Editor’s note: This market commentary is provided by the Dairy Division at FCStone/Downes-O'Neill in Chicago, Ill.
An interesting end to the week for Class III, as the spot market continued to decline and January suddenly saw significant buy side pressure to close the week. Short covering was likely a major factor Friday, as open interest in January declined on the increase in price. The big gains and potential margin calls may encourage some additional short covering early this week (strong volume and Jan up as much as 14 cents Sunday night), but ultimately this does not appear to be new buying interest — and that type of rally usually fades quickly.
On the week, both the blocks and the barrels closed lower in each session. But the selling aggressiveness didn’t follow over into the futures market, as the Q1 pack average gained 31 cents to 17.16 to close the week, while the Jan to June pack average also climbed sharply gaining 23 cents to close at 17.07. With schools going on break and more milk coming available for processing, this doesn’t seem like a time that futures and the spot market should be heading in opposite directions.
Judging by the traffic both on the roads and at the mall this weekend, the holiday season is in full swing and so this will be an interesting week ahead with USDA Milk Production report this afternoon, GDT Tuesday and cold storage on Thursday afternoon to go along with the divergence between spot and futures prices. The potential is there for some wild swings on light volume with many likely to be leaving the office toward the end of the week for holiday travel and taking their final vacation days of 2011, though the markets will be open for the full week and closed next Monday and we will be here each day.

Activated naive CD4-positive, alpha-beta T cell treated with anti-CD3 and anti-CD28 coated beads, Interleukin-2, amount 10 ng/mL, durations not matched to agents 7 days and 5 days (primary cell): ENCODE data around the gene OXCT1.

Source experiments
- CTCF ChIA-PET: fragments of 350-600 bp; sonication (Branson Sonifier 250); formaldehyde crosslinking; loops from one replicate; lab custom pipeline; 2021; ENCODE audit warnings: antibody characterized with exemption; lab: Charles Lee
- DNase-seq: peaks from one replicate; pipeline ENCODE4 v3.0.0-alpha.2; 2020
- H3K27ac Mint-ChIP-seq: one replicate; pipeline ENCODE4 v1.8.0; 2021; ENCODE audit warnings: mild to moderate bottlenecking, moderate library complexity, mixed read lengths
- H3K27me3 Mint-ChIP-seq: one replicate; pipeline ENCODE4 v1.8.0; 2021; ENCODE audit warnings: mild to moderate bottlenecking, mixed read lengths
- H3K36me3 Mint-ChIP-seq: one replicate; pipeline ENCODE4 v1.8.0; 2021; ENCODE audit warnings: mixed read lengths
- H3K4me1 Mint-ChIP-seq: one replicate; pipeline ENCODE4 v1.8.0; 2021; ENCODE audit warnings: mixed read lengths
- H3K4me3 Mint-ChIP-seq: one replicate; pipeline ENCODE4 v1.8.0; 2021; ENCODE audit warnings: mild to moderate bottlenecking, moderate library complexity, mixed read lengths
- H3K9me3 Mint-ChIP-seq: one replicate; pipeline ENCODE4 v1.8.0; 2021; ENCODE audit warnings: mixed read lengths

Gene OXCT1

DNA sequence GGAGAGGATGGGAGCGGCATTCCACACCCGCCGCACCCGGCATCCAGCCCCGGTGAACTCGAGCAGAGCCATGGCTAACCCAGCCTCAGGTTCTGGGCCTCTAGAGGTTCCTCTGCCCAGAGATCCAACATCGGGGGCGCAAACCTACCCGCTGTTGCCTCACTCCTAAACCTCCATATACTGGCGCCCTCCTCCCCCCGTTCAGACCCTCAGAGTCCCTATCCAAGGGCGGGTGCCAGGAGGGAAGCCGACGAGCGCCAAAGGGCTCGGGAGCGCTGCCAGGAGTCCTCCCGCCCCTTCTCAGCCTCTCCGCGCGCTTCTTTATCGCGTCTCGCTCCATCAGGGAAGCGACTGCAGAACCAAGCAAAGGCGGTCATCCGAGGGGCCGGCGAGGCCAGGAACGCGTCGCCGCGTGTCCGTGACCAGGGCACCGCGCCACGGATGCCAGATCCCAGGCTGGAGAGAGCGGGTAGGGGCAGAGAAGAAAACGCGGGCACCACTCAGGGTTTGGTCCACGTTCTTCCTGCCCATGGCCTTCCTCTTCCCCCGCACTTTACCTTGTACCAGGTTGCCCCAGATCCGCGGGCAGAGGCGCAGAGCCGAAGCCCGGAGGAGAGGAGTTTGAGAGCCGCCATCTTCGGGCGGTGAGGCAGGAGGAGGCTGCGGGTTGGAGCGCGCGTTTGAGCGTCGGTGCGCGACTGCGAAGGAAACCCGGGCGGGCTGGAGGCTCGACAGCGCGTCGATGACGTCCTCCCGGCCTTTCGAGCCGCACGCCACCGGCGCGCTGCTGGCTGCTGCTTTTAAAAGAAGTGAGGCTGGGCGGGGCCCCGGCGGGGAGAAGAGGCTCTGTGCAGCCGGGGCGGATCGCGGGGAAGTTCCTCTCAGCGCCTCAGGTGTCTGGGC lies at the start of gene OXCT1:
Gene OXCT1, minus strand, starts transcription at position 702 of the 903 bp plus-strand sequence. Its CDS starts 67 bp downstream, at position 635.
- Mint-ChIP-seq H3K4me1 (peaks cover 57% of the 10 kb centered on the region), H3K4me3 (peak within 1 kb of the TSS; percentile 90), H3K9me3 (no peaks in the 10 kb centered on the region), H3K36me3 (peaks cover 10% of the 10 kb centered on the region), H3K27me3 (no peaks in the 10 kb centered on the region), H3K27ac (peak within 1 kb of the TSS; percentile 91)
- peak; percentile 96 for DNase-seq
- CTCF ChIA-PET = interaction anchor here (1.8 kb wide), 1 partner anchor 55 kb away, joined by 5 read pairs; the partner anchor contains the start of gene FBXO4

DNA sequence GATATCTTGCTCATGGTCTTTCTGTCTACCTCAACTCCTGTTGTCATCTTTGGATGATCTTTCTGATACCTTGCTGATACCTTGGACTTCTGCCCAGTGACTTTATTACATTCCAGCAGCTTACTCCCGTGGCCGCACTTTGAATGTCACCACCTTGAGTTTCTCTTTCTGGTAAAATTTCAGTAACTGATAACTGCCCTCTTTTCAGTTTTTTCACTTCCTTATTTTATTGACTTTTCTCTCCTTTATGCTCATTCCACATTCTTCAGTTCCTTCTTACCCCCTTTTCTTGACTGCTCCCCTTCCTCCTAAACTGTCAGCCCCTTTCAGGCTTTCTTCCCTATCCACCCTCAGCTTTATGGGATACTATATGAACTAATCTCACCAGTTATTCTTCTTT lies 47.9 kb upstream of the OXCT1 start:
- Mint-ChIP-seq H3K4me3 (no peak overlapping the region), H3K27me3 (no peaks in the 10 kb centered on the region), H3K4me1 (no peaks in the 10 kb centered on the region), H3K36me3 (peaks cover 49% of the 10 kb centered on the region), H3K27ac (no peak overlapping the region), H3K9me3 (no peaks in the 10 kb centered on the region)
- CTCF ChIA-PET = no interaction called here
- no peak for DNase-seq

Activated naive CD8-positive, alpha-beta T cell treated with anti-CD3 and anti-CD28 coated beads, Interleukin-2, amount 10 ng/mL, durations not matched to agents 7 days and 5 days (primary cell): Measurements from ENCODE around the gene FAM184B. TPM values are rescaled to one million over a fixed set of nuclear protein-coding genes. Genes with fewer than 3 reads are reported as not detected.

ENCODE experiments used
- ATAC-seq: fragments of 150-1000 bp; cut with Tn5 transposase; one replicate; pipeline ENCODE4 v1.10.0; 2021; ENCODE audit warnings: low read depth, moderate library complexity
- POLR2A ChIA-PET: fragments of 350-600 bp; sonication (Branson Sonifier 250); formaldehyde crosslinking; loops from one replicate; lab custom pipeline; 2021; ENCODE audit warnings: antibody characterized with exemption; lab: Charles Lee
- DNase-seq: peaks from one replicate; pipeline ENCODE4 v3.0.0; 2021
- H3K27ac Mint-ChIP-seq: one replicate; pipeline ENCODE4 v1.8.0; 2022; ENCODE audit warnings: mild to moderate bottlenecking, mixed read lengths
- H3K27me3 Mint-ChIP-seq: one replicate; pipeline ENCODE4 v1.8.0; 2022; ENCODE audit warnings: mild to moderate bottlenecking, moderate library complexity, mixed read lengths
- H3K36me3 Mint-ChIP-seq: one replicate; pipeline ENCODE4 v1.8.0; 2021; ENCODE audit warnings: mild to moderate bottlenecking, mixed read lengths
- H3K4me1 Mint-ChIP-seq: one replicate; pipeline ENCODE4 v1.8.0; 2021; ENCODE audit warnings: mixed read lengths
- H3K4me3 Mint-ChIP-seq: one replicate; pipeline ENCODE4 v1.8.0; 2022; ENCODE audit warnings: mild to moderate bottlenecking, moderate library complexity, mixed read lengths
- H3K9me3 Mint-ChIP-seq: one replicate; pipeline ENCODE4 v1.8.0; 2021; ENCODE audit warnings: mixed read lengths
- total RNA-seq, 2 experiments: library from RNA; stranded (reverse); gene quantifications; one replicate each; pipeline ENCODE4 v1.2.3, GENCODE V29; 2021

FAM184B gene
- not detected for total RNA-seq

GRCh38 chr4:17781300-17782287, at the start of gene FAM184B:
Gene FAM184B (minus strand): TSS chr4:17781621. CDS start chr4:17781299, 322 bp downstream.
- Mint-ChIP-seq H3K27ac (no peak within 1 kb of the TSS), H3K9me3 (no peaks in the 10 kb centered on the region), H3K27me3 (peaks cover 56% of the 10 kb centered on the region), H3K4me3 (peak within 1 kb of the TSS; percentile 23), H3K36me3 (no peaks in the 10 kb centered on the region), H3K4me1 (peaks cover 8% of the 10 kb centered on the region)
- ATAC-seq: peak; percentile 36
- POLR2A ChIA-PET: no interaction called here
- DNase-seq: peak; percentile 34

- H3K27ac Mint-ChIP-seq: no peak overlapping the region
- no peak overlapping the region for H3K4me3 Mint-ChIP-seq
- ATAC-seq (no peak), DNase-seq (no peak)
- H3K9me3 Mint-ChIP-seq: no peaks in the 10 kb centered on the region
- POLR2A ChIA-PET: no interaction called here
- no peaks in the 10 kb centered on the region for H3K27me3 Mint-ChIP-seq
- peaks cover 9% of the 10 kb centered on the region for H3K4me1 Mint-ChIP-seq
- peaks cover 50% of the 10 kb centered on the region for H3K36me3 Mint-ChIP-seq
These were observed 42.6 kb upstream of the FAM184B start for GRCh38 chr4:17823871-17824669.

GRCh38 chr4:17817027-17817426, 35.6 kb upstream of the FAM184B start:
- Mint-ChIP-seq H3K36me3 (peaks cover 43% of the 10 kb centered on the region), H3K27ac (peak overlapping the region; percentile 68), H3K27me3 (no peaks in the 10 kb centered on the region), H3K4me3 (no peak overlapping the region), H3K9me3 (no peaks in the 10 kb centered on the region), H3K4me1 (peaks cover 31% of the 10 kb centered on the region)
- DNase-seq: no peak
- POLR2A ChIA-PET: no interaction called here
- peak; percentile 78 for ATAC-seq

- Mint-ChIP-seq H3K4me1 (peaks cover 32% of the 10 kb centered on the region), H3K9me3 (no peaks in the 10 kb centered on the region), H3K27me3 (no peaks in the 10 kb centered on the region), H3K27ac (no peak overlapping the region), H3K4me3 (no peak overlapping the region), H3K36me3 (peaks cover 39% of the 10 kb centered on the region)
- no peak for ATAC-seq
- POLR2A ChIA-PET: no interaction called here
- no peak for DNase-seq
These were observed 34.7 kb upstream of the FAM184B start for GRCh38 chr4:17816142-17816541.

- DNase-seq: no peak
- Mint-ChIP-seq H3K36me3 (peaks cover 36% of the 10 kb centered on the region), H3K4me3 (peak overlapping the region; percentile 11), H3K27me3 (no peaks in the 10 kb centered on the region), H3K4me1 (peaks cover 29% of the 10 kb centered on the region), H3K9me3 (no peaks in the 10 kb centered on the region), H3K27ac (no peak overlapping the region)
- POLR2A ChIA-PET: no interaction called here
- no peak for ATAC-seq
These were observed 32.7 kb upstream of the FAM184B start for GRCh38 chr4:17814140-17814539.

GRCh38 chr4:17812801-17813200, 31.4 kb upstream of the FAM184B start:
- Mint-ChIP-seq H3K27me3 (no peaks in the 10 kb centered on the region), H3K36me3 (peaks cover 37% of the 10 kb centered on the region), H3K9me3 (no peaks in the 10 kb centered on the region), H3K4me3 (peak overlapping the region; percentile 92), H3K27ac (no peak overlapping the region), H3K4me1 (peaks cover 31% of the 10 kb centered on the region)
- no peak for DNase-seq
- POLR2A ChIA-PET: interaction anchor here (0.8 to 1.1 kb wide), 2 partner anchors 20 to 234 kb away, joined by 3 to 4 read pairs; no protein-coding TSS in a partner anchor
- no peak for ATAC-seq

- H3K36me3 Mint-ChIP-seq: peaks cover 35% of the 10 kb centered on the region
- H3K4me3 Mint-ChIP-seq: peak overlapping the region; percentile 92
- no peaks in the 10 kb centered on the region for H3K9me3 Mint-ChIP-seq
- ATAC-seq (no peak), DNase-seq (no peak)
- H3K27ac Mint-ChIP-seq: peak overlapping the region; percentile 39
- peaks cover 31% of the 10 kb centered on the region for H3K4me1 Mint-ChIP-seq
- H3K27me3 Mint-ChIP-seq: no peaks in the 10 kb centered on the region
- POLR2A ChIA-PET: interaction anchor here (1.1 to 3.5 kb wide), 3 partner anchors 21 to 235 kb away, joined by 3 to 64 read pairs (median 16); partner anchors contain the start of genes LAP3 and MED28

A strong close to the week for grains as soybeans led the rally on growing fears of further dryness and high temps in South America. Despite some strength to end the week, corn closed at 5.83 for March down 11.25 cents and made a new weekly closing low going back to the send week of January! Informa is projecting planting at 94.3 million acres, up from 91.8 this year and likely to produce eventual lower prices if realized. Soybeans, seemingly able to rally based on nothing other than the South American weather issues, finished the week at 1139.5 up 23 cents on the week. Informa estimated bean acreage at 74.6 vs. 76 million last year.
We look for corn to open 12 to 15 higher and for beans to open 15 to 18 higher.